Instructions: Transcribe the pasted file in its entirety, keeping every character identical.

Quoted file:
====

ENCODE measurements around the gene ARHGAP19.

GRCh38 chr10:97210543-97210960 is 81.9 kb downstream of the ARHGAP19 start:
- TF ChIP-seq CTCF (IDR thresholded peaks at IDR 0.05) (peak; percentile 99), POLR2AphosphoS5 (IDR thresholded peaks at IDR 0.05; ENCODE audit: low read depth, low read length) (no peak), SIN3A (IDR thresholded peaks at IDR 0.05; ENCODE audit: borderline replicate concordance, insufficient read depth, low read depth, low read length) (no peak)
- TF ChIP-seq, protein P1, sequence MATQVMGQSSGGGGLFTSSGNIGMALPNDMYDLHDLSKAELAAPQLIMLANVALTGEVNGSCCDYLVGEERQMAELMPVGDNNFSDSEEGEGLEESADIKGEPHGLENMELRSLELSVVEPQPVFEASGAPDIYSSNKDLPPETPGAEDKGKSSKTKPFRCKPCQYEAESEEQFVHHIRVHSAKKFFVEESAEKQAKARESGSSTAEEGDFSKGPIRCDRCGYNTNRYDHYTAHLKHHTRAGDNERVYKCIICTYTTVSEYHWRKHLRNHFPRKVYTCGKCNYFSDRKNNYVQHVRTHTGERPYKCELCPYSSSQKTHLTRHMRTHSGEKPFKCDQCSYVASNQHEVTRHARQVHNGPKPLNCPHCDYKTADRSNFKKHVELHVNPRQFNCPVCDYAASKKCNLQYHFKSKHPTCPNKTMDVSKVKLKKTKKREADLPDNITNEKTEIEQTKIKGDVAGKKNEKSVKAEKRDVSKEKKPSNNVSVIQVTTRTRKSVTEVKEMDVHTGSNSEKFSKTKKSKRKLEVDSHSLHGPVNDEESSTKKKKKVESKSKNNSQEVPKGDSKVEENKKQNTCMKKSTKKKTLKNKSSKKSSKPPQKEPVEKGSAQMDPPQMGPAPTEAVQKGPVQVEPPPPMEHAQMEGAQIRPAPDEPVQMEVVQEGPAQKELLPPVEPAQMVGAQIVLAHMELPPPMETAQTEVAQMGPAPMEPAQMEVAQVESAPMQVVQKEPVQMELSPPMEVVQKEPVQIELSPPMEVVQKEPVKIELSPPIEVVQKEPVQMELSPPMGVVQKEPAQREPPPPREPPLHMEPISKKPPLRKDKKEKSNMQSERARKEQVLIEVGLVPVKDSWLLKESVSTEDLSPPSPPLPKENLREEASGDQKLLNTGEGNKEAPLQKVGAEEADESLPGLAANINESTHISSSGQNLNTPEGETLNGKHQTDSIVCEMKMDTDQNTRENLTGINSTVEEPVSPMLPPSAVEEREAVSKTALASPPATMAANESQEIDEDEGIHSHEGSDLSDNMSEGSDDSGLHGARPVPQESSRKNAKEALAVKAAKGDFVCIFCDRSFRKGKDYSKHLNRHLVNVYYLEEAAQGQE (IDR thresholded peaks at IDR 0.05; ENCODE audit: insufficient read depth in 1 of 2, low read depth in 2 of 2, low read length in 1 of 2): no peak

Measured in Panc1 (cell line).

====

ENCODE measurements around the gene ARHGAP19.

GRCh38 chr10:97210543-97210960 is 81.9 kb downstream of the ARHGAP19 start:
- TF ChIP-seq CTCF (IDR thresholded peaks at IDR 0.05) (peak; percentile 99), POLR2AphosphoS5 (IDR thresholded peaks at IDR 0.05; ENCODE audit: low read depth, low read length) (no peak), SIN3A (IDR thresholded peaks at IDR 0.05; ENCODE audit: borderline replicate concordance, insufficient read depth, low read depth, low read length) (no peak)
- TF ChIP-seq, protein P1, sequence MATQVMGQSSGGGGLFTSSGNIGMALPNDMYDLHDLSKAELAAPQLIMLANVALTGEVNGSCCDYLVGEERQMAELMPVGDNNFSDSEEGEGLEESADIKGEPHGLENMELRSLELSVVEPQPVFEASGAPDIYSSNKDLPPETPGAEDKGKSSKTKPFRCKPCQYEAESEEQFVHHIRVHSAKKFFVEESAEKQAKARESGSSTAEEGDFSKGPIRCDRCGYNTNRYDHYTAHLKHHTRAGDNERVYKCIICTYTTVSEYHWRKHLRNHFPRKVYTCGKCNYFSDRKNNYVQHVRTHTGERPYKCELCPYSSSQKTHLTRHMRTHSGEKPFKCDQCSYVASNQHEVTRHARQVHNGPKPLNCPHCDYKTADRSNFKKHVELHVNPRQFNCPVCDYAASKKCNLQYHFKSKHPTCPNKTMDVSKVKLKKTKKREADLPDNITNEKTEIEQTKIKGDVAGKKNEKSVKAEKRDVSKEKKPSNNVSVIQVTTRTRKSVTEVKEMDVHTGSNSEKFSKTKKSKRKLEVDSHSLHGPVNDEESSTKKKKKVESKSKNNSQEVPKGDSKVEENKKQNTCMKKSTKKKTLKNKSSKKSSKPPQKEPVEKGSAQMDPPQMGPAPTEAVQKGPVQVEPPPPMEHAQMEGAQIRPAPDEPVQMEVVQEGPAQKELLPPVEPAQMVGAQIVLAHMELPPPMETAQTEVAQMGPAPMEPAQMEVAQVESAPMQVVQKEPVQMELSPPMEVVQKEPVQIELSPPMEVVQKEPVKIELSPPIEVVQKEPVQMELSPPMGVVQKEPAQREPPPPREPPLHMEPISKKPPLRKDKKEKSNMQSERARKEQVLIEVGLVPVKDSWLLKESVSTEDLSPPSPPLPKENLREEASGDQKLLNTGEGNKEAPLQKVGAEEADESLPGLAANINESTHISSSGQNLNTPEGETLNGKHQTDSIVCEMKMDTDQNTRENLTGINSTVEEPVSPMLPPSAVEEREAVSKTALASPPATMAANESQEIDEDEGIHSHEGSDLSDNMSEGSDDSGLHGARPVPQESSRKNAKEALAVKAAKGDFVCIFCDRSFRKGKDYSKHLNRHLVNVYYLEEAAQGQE (IDR thresholded peaks at IDR 0.05; ENCODE audit: insufficient read depth in 1 of 2, low read depth in 2 of 2, low read length in 1 of 2): no peak

Measured in Panc1 (cell line).